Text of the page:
(Make sure you plan to take some time because there is a lot of info there)

Restart Squid

After making those changes, let’s restart the Squid service to reload the configuration file.

[root@test ~]# systemctl restart squid.service


Other Important File Locations for Squid


Even More Information about Squid

How Can We Help?

Our Most Helpful Humans in Hosting can provide clarity and further information about Squid and how it can be utilized in our specific environments.  Our Support team contains many talented individuals with intimate knowledge of web hosting technologies, especially like those discussed in this article. If you are uncomfortable walking through the steps outlined here, we are just a phone call, chat or ticket away from providing you info to walk you through the process. Let us assist you today!



How to Install Apache on a Windows Server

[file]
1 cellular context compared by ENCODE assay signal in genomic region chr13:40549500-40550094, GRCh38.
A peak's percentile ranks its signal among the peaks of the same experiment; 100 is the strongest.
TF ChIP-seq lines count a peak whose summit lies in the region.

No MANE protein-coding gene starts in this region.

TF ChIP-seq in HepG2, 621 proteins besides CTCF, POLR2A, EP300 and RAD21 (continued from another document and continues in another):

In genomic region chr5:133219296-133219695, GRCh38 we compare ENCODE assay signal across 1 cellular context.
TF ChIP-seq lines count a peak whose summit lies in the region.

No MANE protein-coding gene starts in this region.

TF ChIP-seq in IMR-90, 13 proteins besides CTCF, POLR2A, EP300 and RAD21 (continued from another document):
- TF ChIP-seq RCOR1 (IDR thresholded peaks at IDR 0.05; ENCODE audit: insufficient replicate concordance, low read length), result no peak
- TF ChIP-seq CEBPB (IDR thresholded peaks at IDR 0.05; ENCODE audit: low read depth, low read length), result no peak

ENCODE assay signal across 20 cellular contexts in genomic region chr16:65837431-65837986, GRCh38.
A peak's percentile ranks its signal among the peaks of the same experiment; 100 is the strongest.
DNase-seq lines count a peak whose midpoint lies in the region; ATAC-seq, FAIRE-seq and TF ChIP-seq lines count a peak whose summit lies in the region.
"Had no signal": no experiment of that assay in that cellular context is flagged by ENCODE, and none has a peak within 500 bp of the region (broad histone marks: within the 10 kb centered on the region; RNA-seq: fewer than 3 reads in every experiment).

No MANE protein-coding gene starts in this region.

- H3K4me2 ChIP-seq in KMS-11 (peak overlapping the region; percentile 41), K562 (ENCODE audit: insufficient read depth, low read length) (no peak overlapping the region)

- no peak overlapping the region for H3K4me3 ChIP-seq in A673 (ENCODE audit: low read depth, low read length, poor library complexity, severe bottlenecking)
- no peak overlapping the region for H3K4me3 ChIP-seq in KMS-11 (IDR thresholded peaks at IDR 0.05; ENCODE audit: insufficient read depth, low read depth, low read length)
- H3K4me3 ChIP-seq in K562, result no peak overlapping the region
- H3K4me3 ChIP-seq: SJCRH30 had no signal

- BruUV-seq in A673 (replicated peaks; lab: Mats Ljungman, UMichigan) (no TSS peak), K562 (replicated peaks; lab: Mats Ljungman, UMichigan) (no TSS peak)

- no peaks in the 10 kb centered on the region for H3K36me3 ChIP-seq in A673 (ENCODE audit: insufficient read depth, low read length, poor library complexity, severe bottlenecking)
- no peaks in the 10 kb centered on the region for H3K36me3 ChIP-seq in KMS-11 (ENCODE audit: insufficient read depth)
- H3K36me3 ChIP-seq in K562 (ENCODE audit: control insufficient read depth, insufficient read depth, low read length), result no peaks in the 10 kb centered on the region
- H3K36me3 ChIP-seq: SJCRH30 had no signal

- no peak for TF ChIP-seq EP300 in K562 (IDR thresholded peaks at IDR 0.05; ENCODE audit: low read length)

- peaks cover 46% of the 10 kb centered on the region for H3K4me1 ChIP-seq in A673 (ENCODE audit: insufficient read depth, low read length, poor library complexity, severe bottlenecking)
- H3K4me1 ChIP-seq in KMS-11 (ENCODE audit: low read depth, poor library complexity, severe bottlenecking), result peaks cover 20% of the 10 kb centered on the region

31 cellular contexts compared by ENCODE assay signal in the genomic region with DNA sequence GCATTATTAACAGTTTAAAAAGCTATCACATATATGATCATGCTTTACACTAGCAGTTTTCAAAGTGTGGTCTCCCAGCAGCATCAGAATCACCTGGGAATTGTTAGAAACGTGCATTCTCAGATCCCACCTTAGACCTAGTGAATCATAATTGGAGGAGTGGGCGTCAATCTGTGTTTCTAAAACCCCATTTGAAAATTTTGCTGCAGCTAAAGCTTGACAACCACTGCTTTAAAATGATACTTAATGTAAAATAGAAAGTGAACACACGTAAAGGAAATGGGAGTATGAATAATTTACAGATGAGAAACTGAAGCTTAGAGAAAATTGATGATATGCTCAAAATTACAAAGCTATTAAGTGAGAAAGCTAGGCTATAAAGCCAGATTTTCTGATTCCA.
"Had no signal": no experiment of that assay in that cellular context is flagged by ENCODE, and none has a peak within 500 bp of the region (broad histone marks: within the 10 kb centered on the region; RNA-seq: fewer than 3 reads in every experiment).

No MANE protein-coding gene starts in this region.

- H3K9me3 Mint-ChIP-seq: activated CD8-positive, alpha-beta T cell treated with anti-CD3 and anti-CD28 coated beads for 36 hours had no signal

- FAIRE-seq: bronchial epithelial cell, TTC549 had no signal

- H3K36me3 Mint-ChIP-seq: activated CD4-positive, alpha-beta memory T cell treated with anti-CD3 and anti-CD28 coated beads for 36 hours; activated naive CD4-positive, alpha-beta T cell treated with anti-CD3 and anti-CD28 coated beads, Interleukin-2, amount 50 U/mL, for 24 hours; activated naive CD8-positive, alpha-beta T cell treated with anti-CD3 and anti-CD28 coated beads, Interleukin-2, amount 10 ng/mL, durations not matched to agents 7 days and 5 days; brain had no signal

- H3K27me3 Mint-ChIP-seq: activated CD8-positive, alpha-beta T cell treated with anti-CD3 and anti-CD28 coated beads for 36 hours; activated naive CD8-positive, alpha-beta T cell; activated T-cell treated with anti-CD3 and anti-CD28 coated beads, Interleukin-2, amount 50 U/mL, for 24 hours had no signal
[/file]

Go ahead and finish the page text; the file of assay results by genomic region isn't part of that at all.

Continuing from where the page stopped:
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When looking to host web sites or services from a Windows server, there are several options to consider. It is worth reviewing the strengths and weaknesses of each to determine which one is most likely to meet your particular needs before you spend the time installing and configuring a web service. Some of the most common web servers available for Windows services are Tomcat, Microsoft IIS (Internet Information Services), and of course the Apache server. Many server owners will choose to use a control panel which manages most of the common tasks usually needed to administer a web server such as e-mail and firewall configuration. At Liquid Web that option means you’re using one of our Fully Managed Windows Servers with Plesk. Alternately, some administrators who need more flexibility choose one of our Core or Self-Managed Windows Servers. This article is intended for the latter type of server with no Plesk (or other) server management control panel.